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How to Manage a Phobia of Dental Appointments

There has always been this incredible fear of dentists. In fact, dental phobia may be one of the most common phobias out there – nearly as high as fear of flying. Nearly 20% of Americans avoid the dentist because of this anxiety, and some even have nightmares and sleep loss because of it.

But dental health is so important, and very little can happen in a dentist's office that is dangerous. That's why it's so important to try to address your fear of dentists and attend your regularly scheduled dental appointments.

Dental Phobia?

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What Causes a Fear of Dental Appointments

Dental phobia doesn't have a clear cause. According to WebMD, as many as 66% claim it is due to a bad dental appointment. It's likely that many of the others that picked it up got their dentist fears from media or from the general discomfort of the dentist's office.

Anxiety itself may also play a role. Take my anxiety test to understand this more. Those that already have anxiety may be more prone to picking up fears of things that are frightening in their own right. There is a guarantee of at least a mild amount of pain, sometimes more, and rarely do people ever have good news at the dentist. At best, the news usually is "remember to floss."

When there is a near guarantee of bad news and pain, it's easy to see why some people start to fear going to the dentist. In some cases that fear can be so pronounced it haunts a person's dreams, and they would rather pull the tooth out than visit a doctor for a toothache.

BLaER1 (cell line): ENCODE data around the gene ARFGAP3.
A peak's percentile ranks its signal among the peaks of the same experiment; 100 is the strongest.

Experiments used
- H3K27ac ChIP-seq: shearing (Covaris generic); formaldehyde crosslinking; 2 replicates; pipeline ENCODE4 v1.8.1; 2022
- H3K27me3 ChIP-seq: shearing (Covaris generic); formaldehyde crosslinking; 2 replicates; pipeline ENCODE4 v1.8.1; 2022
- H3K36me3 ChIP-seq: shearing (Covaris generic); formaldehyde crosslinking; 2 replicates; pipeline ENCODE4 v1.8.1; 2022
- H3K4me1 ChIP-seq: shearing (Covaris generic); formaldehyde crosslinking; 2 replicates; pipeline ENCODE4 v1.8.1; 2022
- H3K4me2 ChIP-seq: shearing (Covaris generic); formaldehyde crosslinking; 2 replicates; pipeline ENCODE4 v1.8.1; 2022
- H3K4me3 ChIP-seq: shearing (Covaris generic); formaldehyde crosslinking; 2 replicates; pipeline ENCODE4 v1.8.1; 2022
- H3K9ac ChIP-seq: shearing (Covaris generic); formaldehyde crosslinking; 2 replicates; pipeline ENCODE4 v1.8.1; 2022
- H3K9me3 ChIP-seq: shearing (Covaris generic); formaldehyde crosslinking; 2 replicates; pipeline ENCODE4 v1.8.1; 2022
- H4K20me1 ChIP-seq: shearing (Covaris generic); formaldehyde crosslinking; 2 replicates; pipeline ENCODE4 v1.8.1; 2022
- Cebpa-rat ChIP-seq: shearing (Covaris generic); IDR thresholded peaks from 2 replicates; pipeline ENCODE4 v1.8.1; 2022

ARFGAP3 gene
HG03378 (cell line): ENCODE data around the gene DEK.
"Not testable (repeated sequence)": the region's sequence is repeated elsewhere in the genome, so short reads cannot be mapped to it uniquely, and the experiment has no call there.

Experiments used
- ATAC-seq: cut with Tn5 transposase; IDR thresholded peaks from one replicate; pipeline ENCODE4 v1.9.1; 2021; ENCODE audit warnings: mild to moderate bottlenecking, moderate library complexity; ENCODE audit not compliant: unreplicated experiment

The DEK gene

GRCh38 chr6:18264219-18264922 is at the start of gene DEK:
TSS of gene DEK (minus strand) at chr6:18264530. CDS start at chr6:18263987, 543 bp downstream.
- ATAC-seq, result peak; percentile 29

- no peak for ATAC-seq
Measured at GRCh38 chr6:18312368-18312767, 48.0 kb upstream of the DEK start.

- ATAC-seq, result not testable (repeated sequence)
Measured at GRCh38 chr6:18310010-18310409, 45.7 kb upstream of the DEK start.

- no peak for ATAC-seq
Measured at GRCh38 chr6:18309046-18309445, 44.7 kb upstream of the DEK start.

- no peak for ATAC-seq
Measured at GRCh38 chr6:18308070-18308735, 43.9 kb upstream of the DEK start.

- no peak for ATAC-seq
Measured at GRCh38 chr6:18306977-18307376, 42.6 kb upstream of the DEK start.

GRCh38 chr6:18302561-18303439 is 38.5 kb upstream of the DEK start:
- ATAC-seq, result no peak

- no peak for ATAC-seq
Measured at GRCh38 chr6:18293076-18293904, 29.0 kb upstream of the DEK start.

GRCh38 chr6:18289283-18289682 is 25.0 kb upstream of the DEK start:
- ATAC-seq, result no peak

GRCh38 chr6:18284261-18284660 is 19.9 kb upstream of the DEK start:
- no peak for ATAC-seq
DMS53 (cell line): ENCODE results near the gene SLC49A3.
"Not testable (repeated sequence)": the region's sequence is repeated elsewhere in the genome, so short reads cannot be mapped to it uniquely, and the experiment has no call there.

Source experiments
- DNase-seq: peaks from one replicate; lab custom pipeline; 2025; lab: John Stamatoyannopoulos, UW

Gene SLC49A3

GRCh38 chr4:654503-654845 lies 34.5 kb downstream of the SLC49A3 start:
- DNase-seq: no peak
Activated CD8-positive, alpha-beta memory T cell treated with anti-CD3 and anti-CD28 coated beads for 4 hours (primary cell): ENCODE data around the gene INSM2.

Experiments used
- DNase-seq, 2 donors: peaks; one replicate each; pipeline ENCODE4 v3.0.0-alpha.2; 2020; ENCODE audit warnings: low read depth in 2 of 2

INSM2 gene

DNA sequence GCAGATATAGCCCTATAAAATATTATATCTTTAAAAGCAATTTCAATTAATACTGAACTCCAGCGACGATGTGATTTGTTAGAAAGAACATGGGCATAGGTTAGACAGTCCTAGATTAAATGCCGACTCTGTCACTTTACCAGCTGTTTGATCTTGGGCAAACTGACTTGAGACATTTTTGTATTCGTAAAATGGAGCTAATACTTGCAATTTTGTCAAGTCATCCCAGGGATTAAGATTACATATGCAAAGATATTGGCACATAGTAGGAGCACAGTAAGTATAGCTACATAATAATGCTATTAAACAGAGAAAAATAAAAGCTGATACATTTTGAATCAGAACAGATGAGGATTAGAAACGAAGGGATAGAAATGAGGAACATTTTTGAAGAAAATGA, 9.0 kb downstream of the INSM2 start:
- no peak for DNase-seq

How to Overcome Dental Anxiety

Oral health is still extremely important. You need to see a dentist, especially because most dental problems are easy to fix if they're spot early.

There are many different ways to try to overcome dental phobia, but it starts by simply going to the dentist and telling them about your fears. If you can get to the dentist, let them know that dentist visits make you uncomfortable. There are usually tricks that they have in person to help you become more relaxed.

But what about something you can do overcome dental phobia at home?

The mind has the ability to adapt to things that don't cause it danger, provided that you keep doing the behavior until it stops causing you anxiety. In other words, by taking a slow approach to getting used to the idea of being to the dentist, you can combat your fear slowly without doing anything to reinforce the fear later.

Try the following:

  1. The next time you have a lot of free time, find a comfortable and quiet place and start thinking about being in the dentist. You're bound to experience anxiety and discomfort over the thought, and that's okay, but you absolutely have to make sure that you keep thinking about it. It's crucial that you do not stop thinking about it just because it's uncomfortable. Visualize yourself there, getting work done, and don't worry about the anxiety. Just keep thinking about it. Try to be realistic – you don't need to pretend it's all rosie, but also make sure your mind doesn't focus on worst case scenarios either. Keep thinking about it, and you'll find that over time the anxiety starts to go away.